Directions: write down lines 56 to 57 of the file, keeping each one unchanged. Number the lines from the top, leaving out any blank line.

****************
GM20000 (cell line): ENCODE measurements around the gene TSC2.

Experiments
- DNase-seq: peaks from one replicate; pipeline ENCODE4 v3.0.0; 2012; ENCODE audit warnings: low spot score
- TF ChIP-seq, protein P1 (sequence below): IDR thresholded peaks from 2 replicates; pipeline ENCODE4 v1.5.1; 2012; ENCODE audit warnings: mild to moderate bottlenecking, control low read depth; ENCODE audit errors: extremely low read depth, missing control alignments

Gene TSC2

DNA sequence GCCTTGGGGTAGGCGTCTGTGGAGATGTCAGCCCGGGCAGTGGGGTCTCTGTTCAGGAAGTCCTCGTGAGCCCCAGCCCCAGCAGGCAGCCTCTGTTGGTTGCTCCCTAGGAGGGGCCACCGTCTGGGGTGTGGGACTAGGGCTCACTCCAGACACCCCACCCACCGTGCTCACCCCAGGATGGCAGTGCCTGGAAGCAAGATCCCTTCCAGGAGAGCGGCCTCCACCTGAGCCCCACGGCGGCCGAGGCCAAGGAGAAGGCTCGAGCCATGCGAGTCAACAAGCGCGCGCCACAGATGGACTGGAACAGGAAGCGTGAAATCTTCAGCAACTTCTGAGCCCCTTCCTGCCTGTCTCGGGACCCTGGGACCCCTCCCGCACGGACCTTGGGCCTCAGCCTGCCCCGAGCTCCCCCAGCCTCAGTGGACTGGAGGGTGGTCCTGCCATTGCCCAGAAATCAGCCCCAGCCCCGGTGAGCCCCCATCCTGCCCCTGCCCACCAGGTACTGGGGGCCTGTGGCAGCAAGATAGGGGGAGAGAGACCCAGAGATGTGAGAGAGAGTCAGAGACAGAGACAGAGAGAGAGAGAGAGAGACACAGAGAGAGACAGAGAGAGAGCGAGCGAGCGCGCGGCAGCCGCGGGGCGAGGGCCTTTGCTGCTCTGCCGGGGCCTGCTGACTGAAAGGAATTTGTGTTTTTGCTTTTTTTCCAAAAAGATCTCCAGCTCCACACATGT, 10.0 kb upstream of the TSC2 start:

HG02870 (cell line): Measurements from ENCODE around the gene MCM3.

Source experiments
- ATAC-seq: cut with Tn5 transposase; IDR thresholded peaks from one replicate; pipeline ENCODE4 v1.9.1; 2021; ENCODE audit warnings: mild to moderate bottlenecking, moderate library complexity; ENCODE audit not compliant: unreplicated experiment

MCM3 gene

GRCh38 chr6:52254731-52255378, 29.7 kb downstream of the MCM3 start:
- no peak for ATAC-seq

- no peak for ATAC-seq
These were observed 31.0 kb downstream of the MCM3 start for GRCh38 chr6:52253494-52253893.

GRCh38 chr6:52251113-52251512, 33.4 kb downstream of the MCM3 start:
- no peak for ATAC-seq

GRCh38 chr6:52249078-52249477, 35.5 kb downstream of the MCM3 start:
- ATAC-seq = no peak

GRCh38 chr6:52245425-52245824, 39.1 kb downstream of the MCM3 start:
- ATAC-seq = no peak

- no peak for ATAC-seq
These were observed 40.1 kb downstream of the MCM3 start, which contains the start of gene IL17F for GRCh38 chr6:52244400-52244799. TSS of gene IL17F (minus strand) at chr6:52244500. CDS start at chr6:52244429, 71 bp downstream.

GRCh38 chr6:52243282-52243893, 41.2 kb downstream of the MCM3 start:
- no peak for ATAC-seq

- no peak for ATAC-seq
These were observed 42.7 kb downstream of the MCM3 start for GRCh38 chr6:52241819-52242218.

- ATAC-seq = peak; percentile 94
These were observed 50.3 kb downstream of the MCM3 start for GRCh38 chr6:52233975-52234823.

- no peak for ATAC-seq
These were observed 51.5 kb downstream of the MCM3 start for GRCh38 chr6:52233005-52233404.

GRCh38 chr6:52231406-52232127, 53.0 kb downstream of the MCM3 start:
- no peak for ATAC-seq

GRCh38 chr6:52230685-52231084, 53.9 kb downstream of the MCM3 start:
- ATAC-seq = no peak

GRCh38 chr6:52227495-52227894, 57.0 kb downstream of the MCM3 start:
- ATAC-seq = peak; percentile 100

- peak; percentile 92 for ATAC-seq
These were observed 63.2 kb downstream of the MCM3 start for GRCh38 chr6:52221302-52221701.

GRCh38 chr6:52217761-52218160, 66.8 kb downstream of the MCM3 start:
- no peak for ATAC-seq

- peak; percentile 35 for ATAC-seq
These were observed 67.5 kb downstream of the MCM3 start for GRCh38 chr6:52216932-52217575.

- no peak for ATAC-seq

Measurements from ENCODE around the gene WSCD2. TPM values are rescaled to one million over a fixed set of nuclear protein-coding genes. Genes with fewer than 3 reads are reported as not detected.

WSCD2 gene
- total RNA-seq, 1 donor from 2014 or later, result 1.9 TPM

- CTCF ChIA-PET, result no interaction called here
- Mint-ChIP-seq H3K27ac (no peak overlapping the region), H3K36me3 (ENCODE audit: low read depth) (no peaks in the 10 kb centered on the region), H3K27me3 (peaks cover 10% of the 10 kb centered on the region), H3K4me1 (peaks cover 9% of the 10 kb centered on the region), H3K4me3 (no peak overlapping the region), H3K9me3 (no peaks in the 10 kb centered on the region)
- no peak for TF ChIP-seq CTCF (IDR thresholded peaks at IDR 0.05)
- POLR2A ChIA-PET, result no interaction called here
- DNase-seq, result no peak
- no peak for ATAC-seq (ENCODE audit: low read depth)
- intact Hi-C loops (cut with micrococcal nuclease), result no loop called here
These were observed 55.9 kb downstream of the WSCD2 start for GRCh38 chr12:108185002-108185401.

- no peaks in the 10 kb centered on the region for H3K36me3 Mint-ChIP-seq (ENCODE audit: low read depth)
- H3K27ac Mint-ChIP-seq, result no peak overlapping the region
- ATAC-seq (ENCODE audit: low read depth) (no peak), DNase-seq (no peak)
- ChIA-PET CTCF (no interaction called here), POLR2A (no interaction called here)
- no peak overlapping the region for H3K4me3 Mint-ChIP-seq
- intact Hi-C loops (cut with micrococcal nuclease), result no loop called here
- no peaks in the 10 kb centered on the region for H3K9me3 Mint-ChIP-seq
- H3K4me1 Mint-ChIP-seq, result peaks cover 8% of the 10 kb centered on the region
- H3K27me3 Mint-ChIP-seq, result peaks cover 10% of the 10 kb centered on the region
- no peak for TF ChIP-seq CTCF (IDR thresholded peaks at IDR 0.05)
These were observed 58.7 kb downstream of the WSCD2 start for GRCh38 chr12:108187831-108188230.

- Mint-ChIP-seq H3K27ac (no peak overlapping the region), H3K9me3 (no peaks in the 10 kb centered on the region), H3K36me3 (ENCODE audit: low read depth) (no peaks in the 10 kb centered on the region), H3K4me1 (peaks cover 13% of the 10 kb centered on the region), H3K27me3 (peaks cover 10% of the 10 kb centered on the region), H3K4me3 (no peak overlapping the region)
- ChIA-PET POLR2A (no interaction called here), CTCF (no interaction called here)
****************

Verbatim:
- H3K27ac Mint-ChIP-seq, result no peak overlapping the region
- ATAC-seq (ENCODE audit: low read depth) (no peak), DNase-seq (no peak)